Seattle Bike Blog does not usually do bike tutorial stuff. There are many other excellent YouTube channels and online resources if you want to learn about bike maintenance and such. However, the vast majority of YouTube fix-a-flat tutorials start by having you take off your wheel. There is an easier way.
So when I got a flat biking my kid to the playground recently, I figured that was a good opportunity to show you all my favorite method for fixing a flat. This method is easier than replacing the tube and chucking out the old one. It’s also a lot cheaper and saves a tube from going into a landfill. It is even easier than rolling your bike to a bike shop unless you just happen to be very close to one.
The total time for me to fix the flat and record this video was 15 minutes, and the total cost was 20 cents for the patch (assuming you already have levers and a pump). While you probably could remove the wheel, replace the tube and put it back on in less time, this method completely avoids dealing with the chain, the brakes, the quick quick release, and all the other frustrations that come with taking a wheel on and off. So I think this is the easiest method for fixing a flat, even (or especially) for beginners.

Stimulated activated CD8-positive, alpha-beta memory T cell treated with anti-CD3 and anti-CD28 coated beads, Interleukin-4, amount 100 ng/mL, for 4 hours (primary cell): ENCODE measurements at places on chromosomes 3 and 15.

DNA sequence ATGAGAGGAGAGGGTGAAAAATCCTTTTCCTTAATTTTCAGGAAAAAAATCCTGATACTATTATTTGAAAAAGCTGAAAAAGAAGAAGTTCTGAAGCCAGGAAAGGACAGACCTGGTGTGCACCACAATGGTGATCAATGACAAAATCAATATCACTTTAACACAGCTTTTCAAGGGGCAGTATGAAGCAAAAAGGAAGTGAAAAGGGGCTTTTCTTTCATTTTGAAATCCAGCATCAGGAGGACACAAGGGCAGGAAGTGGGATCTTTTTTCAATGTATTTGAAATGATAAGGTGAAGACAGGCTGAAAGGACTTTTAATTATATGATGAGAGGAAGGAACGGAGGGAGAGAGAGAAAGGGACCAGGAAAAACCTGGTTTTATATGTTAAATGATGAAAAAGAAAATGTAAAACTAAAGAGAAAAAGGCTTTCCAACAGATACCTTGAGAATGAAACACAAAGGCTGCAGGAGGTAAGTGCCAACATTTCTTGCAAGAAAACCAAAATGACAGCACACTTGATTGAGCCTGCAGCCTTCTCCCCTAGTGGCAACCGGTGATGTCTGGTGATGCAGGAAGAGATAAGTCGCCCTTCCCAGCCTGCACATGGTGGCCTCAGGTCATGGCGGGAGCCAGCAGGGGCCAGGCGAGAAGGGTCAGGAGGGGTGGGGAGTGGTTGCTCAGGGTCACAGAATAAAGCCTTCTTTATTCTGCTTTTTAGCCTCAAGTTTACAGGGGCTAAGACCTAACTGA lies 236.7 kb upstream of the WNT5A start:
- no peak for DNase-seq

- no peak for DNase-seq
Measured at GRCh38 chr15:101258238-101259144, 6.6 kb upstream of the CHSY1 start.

This method only works if the location of the puncture is obvious. If you pump up the flat tire and can hear air escaping from a puncture, then this method is perfect. If the hole is so big you can barely get it pumped up before it goes flat again, then the hole is too big to patch and you need a new tube. If it is a slow leak that goes flat overnight, then you will probably need to spend more time finding the hole and are best taking the wheel off. However, if you picked up a piece of glass in the middle of a ride, chances are good that this method will work.
What do you think?